The $2.2 trillion CARES Act passed by Congress last month brought good news for the unemployed workers and small businesses.
For anyone collecting unemployment insurance, the measure provides $600 a week for 16 weeks in addition to the state benefit. For SMBs, the prospect of a loan under the Small Business Administration's Paycheck Protection Program (PPP), which is forgivable if the cash is spent to keep employees working, was the lifeline they’d hoped for.
But there was at least one unintended consequence of the added federal benefit: In many cases, workers made more money staying home.
There is a big range of state benefits. At the bottom end is Mississippi, where the weekly rate is $235. At the other end is Massachusetts, where the top benefit is $823 per week, with up to $397 for dependents for a total of $1,220. When the federal benefit is added in, that's $835 for a Mississippi worker collecting benefits, and as much as $1,820 for a Massachusetts worker.
Sky Marietta and her husband Geoff, opened a coffee shop last year in Harlan, Kentucky. Like many other business owners, they wanted to stay open to offer takeout for many of those on the front lines of the COVID-19 battle. But the couple soon realized, like other SMBs, that their employees could make more money by staying home, per an NRP report. “We basically have this situation where it would be a logical choice for a lot of people to be unemployed,” Sky told NPR.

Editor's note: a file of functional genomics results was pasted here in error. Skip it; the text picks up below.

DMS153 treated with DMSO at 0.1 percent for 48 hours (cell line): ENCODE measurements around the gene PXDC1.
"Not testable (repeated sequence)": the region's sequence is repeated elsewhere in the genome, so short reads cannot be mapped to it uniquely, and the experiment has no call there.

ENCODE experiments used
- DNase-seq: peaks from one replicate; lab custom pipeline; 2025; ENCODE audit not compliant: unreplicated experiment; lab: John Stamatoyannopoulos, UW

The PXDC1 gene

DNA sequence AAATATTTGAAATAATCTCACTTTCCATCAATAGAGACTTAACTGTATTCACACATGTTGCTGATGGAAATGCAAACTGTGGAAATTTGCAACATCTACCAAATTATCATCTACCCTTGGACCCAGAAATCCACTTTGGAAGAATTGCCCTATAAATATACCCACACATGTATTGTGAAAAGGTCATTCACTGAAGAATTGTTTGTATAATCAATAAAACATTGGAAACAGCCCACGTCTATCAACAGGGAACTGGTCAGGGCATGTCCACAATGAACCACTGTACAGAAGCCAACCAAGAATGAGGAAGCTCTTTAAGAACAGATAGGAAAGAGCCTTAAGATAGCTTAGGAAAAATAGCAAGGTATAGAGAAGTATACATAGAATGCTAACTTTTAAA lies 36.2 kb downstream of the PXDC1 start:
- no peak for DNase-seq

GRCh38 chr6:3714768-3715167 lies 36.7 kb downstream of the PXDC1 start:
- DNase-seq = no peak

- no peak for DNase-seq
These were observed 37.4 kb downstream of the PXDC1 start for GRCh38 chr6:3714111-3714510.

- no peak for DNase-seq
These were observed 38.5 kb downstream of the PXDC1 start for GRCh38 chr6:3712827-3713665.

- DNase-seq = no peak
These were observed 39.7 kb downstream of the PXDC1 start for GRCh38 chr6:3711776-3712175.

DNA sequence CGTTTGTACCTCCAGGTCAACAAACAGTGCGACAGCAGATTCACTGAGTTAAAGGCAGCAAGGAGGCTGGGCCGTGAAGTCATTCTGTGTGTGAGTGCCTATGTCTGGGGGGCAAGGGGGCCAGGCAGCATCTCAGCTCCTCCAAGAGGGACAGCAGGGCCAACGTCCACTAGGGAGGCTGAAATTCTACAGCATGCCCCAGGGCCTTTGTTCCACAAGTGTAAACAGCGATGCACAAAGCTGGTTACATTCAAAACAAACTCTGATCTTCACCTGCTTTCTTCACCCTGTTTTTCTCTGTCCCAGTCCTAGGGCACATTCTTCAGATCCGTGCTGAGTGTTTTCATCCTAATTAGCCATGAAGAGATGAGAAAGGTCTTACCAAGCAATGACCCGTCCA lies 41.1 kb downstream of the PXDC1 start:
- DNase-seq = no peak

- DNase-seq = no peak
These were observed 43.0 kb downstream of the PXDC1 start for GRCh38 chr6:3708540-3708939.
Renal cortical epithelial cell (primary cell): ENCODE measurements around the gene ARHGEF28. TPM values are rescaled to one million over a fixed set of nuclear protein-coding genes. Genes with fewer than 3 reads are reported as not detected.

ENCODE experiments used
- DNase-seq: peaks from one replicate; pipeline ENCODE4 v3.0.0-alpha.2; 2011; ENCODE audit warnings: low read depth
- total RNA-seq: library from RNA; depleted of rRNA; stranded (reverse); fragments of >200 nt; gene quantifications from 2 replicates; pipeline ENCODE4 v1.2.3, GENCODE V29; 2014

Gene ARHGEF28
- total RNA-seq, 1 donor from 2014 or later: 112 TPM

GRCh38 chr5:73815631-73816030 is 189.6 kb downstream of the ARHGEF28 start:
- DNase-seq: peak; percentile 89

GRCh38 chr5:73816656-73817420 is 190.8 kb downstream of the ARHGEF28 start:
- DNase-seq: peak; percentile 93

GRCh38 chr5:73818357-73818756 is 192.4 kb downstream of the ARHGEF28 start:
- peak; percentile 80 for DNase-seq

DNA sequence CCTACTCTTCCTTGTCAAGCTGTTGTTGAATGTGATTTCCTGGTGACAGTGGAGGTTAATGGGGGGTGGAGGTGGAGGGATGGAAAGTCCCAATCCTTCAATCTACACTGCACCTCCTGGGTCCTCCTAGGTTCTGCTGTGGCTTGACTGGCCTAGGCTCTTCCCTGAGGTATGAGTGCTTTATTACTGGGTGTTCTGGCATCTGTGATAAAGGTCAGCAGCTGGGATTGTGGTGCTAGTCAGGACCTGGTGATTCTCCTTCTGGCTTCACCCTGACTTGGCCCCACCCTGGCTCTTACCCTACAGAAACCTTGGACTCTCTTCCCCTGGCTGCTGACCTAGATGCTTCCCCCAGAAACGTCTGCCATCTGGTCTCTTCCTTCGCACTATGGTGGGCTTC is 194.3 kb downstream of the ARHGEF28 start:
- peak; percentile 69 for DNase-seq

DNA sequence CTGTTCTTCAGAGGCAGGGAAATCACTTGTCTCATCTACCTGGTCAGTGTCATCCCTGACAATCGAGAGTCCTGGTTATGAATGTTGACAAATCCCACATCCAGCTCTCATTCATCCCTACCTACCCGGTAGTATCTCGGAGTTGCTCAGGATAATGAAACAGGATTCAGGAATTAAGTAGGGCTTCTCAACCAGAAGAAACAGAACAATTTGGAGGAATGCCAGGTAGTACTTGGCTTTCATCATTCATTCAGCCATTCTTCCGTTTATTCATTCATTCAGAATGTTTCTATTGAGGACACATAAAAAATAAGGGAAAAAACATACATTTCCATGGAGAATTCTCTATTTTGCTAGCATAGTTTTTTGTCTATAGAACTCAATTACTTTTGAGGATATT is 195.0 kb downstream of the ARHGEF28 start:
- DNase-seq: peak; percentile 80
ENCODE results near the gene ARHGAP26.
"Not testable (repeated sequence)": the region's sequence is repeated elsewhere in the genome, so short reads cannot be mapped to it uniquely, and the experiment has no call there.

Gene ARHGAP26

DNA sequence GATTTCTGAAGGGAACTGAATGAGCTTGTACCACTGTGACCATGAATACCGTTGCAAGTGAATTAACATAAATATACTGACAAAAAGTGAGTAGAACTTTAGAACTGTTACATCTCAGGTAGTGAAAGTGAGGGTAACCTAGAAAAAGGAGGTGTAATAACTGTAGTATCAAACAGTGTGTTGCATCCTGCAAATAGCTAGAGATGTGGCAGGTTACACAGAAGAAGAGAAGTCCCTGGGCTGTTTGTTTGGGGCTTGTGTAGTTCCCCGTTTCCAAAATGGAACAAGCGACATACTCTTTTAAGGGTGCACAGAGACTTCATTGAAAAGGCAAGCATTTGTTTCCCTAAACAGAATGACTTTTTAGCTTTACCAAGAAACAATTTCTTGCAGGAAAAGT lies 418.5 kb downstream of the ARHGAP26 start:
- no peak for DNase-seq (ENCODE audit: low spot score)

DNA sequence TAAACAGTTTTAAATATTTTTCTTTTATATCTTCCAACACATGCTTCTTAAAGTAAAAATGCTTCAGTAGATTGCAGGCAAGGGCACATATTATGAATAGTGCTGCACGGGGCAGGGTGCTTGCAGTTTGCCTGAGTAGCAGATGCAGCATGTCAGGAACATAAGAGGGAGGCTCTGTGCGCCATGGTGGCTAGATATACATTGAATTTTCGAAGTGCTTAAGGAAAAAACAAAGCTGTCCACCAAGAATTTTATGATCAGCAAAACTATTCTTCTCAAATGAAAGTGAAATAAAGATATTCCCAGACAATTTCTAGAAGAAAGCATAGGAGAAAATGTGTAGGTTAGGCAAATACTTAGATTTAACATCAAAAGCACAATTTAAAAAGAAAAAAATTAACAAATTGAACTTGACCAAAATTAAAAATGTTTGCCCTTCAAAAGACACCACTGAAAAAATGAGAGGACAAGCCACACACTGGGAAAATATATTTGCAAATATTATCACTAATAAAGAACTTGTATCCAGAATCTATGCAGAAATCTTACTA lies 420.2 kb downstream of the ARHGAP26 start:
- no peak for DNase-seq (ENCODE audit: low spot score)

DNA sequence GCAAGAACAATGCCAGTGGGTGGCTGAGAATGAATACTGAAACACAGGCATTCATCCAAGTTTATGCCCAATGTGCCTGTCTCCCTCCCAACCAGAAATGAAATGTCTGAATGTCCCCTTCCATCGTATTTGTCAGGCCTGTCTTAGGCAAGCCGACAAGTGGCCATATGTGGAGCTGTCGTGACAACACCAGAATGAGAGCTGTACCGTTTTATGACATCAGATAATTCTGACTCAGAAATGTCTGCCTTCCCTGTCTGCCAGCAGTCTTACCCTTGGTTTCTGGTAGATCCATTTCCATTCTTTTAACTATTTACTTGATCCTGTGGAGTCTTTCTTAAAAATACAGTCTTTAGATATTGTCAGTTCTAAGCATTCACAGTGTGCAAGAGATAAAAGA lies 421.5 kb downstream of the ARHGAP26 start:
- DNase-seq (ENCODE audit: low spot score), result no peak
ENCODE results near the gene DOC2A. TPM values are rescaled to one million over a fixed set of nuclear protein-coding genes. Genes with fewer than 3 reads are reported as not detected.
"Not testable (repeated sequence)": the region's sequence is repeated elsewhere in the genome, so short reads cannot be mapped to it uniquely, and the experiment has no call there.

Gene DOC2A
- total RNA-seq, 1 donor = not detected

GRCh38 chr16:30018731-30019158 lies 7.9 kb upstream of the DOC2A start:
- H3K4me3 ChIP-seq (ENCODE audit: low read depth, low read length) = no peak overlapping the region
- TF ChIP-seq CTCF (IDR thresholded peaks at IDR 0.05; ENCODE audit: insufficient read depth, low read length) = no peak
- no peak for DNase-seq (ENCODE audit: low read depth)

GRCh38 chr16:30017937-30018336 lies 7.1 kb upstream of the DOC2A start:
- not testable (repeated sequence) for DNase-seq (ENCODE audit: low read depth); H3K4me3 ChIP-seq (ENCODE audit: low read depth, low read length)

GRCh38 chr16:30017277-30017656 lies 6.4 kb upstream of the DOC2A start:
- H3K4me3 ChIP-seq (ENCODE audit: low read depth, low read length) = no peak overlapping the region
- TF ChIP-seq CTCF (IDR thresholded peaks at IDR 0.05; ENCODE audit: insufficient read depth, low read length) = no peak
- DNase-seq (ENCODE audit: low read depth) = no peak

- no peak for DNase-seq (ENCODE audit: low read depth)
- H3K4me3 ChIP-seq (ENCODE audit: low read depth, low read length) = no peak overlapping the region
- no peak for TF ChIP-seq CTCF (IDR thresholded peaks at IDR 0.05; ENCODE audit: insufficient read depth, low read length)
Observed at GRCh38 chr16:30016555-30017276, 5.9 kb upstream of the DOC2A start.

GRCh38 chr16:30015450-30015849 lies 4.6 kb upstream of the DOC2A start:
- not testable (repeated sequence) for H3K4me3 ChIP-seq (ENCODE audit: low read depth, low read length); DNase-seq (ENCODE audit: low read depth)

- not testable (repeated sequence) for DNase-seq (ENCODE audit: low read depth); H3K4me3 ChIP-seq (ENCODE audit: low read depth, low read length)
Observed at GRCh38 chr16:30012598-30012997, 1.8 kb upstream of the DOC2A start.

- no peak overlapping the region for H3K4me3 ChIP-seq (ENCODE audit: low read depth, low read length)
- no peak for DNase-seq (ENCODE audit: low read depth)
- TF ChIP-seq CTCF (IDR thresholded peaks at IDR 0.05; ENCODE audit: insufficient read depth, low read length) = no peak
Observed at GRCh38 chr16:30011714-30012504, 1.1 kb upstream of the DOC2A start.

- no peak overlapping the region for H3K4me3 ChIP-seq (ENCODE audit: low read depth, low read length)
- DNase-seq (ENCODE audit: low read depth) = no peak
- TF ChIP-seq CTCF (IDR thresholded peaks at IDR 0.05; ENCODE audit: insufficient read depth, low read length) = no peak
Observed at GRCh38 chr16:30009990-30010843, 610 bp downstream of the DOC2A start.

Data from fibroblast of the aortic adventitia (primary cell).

When the couple first opened and advertised a handful of jobs, 96 people applied to be a barista, Sky wrote on their blog. But within a few months of their grand opening, the pandemic struck and they had limited their service to curbside pickup. The couple reluctantly closed the café in late April to allow their staff to apply for benefits, which would easily exceed the $10-$15 an hour they were being paid.
The maximum unemployment benefit in Kentucky is $415 per week, and for at least four months it totals $1,015 per week with the CARES benefit.